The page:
Sgt. Walter Meal, of the 5th Battalion, Royal Scots, City of Edinburgh Regiment, wrote the following letter to his mother on the final day of the First World War (Nov. 11, 1918). Sgt. Meal, along with many school buddies, were shipped out for the invasion of Gallipoli in 1915. He was wounded in the arm and sent to Cyprus for convalesence before being sent to the trenches in France to fight, where he was part of the further decimation of his battalion. He survived the remainder of the war and penned this letter to his mother, which Georgetown resident David Meal-- Walter's son-- has allowed us to share with our readers.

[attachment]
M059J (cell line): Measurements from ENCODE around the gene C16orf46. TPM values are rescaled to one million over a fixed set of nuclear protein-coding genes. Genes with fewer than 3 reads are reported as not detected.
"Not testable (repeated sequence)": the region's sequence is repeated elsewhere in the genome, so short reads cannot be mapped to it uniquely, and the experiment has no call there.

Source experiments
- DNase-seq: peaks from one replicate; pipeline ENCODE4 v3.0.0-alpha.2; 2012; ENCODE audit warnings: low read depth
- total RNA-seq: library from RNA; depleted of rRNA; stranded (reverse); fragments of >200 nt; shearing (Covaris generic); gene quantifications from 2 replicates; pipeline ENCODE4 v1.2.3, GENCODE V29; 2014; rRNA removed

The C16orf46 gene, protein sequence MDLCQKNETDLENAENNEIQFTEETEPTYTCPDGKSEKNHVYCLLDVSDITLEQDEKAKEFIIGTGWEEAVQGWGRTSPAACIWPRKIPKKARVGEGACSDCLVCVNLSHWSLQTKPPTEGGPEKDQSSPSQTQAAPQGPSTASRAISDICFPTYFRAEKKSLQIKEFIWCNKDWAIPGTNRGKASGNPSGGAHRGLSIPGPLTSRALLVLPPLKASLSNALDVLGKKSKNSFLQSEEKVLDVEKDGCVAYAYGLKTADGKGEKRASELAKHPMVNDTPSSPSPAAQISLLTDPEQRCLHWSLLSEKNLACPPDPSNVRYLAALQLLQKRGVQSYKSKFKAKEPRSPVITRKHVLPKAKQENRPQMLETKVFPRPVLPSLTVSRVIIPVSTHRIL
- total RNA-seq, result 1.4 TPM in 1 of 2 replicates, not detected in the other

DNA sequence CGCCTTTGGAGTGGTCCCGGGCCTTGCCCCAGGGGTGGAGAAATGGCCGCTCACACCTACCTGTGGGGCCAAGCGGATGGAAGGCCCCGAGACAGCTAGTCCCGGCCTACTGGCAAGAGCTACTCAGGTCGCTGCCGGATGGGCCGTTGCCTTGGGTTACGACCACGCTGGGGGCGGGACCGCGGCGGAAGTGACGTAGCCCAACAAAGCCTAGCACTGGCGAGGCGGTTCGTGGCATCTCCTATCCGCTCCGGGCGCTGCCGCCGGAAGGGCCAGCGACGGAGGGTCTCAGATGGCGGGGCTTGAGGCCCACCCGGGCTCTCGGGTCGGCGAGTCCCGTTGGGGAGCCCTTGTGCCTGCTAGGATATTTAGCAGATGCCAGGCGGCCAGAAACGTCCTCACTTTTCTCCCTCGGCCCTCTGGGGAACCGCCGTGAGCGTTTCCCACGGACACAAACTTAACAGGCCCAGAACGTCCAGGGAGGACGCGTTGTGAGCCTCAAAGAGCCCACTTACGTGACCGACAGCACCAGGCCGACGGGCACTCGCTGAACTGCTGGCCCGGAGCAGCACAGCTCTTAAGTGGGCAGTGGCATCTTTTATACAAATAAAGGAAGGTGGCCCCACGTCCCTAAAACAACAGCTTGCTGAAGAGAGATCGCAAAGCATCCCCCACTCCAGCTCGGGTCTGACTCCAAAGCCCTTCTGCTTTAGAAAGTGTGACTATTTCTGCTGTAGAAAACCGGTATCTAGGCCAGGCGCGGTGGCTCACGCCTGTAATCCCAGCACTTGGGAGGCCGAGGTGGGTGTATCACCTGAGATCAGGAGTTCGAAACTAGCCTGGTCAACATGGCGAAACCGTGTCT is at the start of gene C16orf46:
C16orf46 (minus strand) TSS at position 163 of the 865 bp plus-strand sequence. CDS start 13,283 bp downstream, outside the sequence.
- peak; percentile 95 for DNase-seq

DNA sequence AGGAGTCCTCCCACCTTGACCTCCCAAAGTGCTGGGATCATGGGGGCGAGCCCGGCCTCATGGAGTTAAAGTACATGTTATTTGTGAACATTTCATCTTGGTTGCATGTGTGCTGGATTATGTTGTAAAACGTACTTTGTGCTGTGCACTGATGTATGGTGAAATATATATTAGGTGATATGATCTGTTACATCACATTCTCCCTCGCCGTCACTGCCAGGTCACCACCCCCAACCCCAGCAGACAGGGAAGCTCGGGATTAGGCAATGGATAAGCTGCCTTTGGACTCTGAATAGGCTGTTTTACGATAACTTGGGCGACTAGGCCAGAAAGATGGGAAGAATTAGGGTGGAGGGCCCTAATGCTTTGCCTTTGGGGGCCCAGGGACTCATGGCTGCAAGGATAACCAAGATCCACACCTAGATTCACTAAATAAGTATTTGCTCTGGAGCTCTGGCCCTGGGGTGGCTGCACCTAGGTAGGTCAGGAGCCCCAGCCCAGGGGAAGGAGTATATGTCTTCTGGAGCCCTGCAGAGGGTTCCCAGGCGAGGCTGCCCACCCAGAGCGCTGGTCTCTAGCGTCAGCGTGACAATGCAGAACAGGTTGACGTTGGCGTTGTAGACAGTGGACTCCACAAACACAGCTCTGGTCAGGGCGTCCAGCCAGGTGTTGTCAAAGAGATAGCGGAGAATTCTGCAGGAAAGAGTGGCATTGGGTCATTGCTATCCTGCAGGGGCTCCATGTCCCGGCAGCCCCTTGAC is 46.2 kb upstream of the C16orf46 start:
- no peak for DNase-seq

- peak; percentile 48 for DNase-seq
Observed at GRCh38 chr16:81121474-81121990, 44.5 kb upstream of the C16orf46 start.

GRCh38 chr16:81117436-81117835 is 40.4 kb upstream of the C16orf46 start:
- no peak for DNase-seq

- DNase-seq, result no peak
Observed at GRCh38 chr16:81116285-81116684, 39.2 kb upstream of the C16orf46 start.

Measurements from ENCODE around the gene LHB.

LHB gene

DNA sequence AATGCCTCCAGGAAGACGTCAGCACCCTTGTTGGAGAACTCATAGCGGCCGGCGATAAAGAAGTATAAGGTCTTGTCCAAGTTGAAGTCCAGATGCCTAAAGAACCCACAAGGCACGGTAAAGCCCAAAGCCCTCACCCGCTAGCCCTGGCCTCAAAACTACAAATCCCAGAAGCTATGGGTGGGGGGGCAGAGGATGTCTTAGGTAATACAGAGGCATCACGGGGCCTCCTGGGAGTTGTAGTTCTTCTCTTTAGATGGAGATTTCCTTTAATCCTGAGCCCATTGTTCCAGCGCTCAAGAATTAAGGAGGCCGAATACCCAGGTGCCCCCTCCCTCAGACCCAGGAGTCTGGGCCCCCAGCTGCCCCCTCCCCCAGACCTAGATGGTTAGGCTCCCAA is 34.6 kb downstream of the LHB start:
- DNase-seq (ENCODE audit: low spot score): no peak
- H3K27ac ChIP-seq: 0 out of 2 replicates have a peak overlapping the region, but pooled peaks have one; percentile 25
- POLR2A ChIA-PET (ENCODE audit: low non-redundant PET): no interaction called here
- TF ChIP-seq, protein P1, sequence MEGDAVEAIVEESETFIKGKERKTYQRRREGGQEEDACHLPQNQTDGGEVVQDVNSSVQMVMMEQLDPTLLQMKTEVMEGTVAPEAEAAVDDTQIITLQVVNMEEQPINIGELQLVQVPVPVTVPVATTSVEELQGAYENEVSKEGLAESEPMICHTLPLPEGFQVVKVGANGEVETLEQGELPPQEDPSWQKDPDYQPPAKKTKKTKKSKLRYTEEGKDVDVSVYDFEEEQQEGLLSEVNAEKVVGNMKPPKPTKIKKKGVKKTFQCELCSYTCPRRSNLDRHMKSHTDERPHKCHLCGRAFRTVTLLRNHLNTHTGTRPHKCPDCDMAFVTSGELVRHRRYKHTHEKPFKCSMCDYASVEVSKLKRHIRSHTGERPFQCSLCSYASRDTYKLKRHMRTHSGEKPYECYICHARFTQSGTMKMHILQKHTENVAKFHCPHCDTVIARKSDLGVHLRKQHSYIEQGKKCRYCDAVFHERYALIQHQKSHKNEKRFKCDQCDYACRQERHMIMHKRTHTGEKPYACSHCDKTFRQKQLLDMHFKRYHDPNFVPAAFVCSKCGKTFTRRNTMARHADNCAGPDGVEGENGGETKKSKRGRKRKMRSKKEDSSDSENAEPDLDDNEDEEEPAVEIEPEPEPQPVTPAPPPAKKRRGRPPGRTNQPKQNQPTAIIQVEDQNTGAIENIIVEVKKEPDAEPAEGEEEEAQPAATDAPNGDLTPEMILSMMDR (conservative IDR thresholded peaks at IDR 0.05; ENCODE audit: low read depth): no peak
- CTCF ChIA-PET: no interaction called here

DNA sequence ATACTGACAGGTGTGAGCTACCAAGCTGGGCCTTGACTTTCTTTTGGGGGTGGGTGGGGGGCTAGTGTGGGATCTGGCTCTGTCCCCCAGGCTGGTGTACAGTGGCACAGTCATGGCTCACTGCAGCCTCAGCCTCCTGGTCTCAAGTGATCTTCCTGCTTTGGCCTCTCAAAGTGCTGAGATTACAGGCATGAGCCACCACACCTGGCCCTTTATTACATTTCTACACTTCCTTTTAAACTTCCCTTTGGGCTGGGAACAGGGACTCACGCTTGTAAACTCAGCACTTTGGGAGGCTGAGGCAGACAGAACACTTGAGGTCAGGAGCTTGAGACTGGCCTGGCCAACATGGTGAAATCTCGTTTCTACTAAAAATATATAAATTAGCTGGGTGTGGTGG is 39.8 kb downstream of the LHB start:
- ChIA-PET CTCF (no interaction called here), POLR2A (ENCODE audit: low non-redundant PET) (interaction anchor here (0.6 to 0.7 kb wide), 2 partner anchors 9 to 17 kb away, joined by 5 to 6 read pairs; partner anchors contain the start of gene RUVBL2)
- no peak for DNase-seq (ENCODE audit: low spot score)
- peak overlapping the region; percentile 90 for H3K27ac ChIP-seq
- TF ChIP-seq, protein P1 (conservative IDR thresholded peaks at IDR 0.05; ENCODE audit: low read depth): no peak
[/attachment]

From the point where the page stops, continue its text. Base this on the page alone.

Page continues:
Monday, 11th Nov. 1918 My Dear Mother, This morning we received the great news so I thought I would just send a few lines on this memorable occasion. We were all delighted when the message came through, that hostilities would cease on the whole front at 11 a.m. and I cannot tell you how thankful every one of us was. After all this long weary spell of suffering and butchery it is difficult for me to fully realise that at last has come the ceasing of the bloodshed. We have spoke of SGT. WALTER MEAL nothing else all day but about the great feeling of relief we have experienced. Tonight our officers are having a big dinner and as I write this the band is giving forth its cheering music. Everyone is in high spirits. Much has yet to be done before things are settled into, but I am sure you and Bella and Alice and all friends will rejoice with me and the others of all countries that this great step has been made in the general progress towards what we hope will be a lasting peace for the world. None of us know how the great demobilisation scheme will work out, but our thoughts can now turn more readily to such a subject and I will certainly have food for very serious thought. For the present, however, our main thoughts will be for the finishing of the task before us, trusting that one day we will all be spared to reach the old country and gather with one's dear ones and friends as of old. Today we have been very glad, but our joy has been tempered by the sad memories which such a day brings to us. We have been spared to see the rising of the sun of victory and peace on earth, but what of our dear comrades who have played the game and paid the price? God forbid that any one of us even forget these gallant dead! Now dear mother I cannot write more at this time but I know you must have been very happy today and you will be glad that at this time I think of the loved ones at home and look forward to the great re-unions which we all hope is not so very far distant. I hope you all are still keeping well and cheerful and that the epidemic has spent itself. Remember me kindly to all friends. I am writing Alice a wee note to-night too. With kindest regards to Bell and to yourself from Your Loving Son, Walter Meal